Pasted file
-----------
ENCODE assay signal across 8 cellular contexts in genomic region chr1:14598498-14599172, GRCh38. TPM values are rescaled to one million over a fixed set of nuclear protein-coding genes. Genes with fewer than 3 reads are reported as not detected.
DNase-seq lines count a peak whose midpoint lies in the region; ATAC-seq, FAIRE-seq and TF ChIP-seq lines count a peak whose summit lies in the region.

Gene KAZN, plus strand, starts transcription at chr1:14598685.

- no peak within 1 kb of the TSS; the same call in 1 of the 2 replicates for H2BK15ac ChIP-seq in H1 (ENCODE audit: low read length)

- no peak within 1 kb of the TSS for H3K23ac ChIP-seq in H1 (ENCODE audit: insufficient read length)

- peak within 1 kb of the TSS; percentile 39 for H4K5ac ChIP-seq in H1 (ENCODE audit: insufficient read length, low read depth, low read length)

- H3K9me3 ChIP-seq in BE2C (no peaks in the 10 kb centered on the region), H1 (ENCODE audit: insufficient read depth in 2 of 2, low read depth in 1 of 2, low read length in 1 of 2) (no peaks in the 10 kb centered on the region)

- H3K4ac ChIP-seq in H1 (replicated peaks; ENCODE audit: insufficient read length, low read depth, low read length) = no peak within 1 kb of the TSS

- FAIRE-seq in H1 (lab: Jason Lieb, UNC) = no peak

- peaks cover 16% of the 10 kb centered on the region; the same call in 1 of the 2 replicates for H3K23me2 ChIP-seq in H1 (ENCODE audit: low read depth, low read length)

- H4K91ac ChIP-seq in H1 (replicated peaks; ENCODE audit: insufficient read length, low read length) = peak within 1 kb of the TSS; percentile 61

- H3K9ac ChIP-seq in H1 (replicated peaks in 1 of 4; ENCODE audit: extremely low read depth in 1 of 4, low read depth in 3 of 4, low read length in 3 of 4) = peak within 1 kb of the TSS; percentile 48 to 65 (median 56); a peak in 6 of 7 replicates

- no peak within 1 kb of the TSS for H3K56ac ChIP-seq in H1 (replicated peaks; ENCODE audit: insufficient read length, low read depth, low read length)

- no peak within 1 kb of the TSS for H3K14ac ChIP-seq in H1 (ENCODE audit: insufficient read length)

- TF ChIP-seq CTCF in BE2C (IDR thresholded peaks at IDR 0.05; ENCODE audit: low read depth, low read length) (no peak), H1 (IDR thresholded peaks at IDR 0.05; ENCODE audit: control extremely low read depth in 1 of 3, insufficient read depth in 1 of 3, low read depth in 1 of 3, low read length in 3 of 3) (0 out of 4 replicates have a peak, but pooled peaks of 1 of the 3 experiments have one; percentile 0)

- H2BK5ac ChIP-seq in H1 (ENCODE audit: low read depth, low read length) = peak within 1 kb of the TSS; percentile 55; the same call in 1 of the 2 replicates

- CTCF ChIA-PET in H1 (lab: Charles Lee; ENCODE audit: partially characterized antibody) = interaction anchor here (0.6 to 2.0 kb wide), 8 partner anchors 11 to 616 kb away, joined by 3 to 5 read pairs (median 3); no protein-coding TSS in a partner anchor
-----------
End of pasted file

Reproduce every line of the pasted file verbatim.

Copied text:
ENCODE assay signal across 8 cellular contexts in genomic region chr1:14598498-14599172, GRCh38. TPM values are rescaled to one million over a fixed set of nuclear protein-coding genes. Genes with fewer than 3 reads are reported as not detected.
DNase-seq lines count a peak whose midpoint lies in the region; ATAC-seq, FAIRE-seq and TF ChIP-seq lines count a peak whose summit lies in the region.

Gene KAZN, plus strand, starts transcription at chr1:14598685.

- no peak within 1 kb of the TSS; the same call in 1 of the 2 replicates for H2BK15ac ChIP-seq in H1 (ENCODE audit: low read length)

- no peak within 1 kb of the TSS for H3K23ac ChIP-seq in H1 (ENCODE audit: insufficient read length)

- peak within 1 kb of the TSS; percentile 39 for H4K5ac ChIP-seq in H1 (ENCODE audit: insufficient read length, low read depth, low read length)

- H3K9me3 ChIP-seq in BE2C (no peaks in the 10 kb centered on the region), H1 (ENCODE audit: insufficient read depth in 2 of 2, low read depth in 1 of 2, low read length in 1 of 2) (no peaks in the 10 kb centered on the region)

- H3K4ac ChIP-seq in H1 (replicated peaks; ENCODE audit: insufficient read length, low read depth, low read length) = no peak within 1 kb of the TSS

- FAIRE-seq in H1 (lab: Jason Lieb, UNC) = no peak

- peaks cover 16% of the 10 kb centered on the region; the same call in 1 of the 2 replicates for H3K23me2 ChIP-seq in H1 (ENCODE audit: low read depth, low read length)

- H4K91ac ChIP-seq in H1 (replicated peaks; ENCODE audit: insufficient read length, low read length) = peak within 1 kb of the TSS; percentile 61

- H3K9ac ChIP-seq in H1 (replicated peaks in 1 of 4; ENCODE audit: extremely low read depth in 1 of 4, low read depth in 3 of 4, low read length in 3 of 4) = peak within 1 kb of the TSS; percentile 48 to 65 (median 56); a peak in 6 of 7 replicates

- no peak within 1 kb of the TSS for H3K56ac ChIP-seq in H1 (replicated peaks; ENCODE audit: insufficient read length, low read depth, low read length)

- no peak within 1 kb of the TSS for H3K14ac ChIP-seq in H1 (ENCODE audit: insufficient read length)

- TF ChIP-seq CTCF in BE2C (IDR thresholded peaks at IDR 0.05; ENCODE audit: low read depth, low read length) (no peak), H1 (IDR thresholded peaks at IDR 0.05; ENCODE audit: control extremely low read depth in 1 of 3, insufficient read depth in 1 of 3, low read depth in 1 of 3, low read length in 3 of 3) (0 out of 4 replicates have a peak, but pooled peaks of 1 of the 3 experiments have one; percentile 0)

- H2BK5ac ChIP-seq in H1 (ENCODE audit: low read depth, low read length) = peak within 1 kb of the TSS; percentile 55; the same call in 1 of the 2 replicates

- CTCF ChIA-PET in H1 (lab: Charles Lee; ENCODE audit: partially characterized antibody) = interaction anchor here (0.6 to 2.0 kb wide), 8 partner anchors 11 to 616 kb away, joined by 3 to 5 read pairs (median 3); no protein-coding TSS in a partner anchor